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Job Search Tip – Don’t Share Your Sob Story

February 18th, 2009 · 8 Comments

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images_sob_storyAs resume writing professionals, we hear everyone’s tale. It’s the nature of what we do. Everyone is unique and everyone is different and everyone has a reason why they need a new job now!

We are like doctors in that way. Everyone is a good person who deserves to be saved. We want to save everyone. And like good doctors, we do our best to help all our clients. We listen, and we do our best to help. That’s what makes our job rewarding.

So share your personal sob story of job search woe with us.


But keep it out of your job search and interview process.

Telling an interviewer about why you really, really need the job is job-search-death. We all think our personal cases and our personal stories are so much more important and valid than anyone else’s.

But especially in times like these, trust me, they’re not.

Don’t… in a resume… in an interview… in a discussion with your employer… burden them with the tale of your job search woe. Your story is not unique. You are not any better or worse off than all the other people applying for the position. You are not, for that matter, any better or worse off than any of the other job seekers in this job market.

Don’t go into…

  • How you need the job because of your credit card debt.
  • How you were wrongly terminated from your last job.
  • How your last boss was a tyrant.
  • How many interviews you’ve been on and how hard it has been to find a job.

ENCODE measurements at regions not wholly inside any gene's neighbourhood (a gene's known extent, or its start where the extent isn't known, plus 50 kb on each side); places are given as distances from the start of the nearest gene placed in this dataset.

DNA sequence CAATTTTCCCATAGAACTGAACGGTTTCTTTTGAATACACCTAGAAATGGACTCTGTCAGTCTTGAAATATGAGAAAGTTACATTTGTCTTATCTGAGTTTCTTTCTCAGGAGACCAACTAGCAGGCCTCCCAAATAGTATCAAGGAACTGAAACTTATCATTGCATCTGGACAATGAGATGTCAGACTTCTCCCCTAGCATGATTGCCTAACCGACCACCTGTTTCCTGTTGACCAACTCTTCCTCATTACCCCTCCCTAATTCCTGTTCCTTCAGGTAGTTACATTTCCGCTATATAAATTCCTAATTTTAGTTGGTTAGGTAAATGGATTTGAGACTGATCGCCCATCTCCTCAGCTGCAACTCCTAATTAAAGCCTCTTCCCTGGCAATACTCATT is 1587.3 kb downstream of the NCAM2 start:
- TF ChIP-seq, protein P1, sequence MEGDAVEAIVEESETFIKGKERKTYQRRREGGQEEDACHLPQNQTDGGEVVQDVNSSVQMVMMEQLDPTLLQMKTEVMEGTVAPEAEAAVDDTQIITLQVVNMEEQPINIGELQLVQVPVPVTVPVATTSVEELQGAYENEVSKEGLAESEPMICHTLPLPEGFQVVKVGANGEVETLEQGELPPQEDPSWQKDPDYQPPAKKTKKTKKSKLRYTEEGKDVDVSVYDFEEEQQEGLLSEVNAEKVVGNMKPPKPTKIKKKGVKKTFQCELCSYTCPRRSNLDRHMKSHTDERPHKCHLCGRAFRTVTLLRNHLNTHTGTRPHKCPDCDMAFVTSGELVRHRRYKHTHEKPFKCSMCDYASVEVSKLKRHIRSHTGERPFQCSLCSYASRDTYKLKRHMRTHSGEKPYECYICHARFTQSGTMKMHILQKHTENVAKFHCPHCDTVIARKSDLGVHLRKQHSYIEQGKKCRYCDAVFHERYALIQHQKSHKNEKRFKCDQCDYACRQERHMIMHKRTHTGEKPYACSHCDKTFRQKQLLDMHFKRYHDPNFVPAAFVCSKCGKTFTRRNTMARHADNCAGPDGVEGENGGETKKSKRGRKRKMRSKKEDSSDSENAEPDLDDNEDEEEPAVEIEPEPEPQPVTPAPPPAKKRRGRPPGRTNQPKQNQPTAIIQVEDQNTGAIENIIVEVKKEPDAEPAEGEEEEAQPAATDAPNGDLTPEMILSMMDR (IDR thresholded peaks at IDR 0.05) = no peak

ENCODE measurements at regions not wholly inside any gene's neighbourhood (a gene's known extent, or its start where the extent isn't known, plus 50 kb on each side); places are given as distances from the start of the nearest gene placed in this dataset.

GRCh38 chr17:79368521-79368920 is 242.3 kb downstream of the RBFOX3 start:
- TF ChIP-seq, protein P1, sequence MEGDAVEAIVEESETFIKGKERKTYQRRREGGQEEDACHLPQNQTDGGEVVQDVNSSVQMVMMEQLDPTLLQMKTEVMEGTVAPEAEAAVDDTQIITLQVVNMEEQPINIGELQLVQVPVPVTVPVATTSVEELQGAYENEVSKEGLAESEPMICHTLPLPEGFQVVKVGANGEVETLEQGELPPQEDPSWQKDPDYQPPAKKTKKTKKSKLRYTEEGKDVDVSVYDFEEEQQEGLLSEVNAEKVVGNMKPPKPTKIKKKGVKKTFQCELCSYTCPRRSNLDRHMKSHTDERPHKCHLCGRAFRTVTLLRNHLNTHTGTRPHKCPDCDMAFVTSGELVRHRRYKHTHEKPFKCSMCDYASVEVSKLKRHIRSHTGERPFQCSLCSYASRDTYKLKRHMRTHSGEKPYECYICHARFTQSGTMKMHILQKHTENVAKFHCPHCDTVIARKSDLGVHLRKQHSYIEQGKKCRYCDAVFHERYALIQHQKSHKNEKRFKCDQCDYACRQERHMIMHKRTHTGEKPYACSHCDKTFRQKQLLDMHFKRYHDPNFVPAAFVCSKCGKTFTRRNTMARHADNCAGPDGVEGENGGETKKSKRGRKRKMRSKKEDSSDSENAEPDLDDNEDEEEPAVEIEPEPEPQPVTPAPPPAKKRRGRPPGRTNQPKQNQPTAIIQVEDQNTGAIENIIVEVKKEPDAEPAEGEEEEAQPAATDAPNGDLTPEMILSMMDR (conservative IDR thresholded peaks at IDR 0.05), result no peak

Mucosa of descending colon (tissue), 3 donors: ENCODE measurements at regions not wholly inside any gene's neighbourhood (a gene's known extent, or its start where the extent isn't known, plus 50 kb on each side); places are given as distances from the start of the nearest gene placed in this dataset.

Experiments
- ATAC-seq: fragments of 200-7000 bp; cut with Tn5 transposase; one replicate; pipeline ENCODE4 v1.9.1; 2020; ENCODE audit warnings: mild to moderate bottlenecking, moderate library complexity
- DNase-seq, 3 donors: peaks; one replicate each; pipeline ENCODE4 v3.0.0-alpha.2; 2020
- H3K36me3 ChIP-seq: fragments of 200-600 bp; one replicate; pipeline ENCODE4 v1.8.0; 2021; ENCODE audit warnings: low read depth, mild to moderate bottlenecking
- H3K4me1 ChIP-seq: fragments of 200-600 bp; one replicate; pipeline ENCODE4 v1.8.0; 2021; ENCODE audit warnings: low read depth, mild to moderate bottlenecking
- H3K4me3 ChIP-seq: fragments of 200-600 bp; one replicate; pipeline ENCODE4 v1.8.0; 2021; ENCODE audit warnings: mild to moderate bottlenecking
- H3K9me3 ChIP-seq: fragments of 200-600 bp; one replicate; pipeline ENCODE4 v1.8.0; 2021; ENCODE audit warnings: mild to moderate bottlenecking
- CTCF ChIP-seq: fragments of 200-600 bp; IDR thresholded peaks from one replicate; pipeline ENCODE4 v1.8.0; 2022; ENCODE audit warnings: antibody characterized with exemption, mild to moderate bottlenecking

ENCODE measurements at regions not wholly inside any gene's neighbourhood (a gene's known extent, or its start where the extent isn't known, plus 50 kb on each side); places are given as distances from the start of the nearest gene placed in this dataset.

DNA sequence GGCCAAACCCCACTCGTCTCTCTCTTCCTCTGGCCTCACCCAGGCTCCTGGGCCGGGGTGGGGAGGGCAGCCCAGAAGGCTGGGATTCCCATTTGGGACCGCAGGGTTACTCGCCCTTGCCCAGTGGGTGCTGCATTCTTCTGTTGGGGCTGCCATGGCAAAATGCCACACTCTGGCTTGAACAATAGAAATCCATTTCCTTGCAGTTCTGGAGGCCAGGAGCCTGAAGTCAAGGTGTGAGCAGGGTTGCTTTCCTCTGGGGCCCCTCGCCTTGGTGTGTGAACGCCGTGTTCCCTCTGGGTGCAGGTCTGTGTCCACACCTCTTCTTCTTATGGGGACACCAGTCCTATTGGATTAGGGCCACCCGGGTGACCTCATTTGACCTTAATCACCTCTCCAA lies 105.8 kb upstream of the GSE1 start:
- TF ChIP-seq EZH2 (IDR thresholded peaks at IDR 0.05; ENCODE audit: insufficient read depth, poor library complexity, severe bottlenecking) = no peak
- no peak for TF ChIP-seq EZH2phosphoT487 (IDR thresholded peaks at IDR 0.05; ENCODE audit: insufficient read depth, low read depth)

• How the bad economy has brought you here. Don’t you think that’s true for everyone?
  • All the reasons why this is below you; how, given other circumstances, you wouldn’t be in this position.
  • How your wife/mother/son has a disease and you need the money to pay the bills.

It’s not that your potential employer is inhuman… it’s just that every human being on the planet has very real, very valid and very humane reasons for needing employment and a solid income.

To assume you’re above and beyond this fact is silly, and it puts an emotional burden on the person you’re trying to convince to hire you.

Trust me, they’ve probably heard similar stories all day.

So, don’t give them a sob story on your job search. It just makes you part of the crowd, number one. And you want to stand out. Positivity and can-do attitudes stand out. Not Debbie Downers.

But also, number two, and most importantly… remember, you want to be offering to solve their problems… you don’t want to beg them to solve yours!

That’s the quickest way to get hired!

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Tags: Job Search

  • CK

    I agree with the fact that you are there to solve THEIR problems. And also remember that they called YOU in because THEY thought that YOU could help them solve THEIR problem!

    Another way to look at it is a “Return On Investment” (ROI). You are there to solve a problem, make them money, or save them money! They have no obligation to you other to pay you what they can get out of you. If yo can save them $1 million then they may think you are worth the pay of $100,000, etc. They pay you for what you are worth and not what you cost them!

  • Sam C.

    I totally agree – leave the sad tales for a friend and take the short amount of time you have to tell the interviewer why you are qualified. If all you do is tell sad tale they know that this is all that you will do on the job.
    Give them a reason to hire you. Show them a listing of all your validated work experience. You can easily create one on a new website called PersonaVita. Again, give them a reason to hire you.

  • gotlaidoff

    Great advice! I messed up at an interview once like this.

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  • Kath

    Just heard of the Delaware Job Hunters Education and Networking Event in Wilmington, DE on 5/6/09 at the Chase Center. It’s free!

  • UK job search

    Good advice!

    Don’t share your sob story. Share your sucess story instead!

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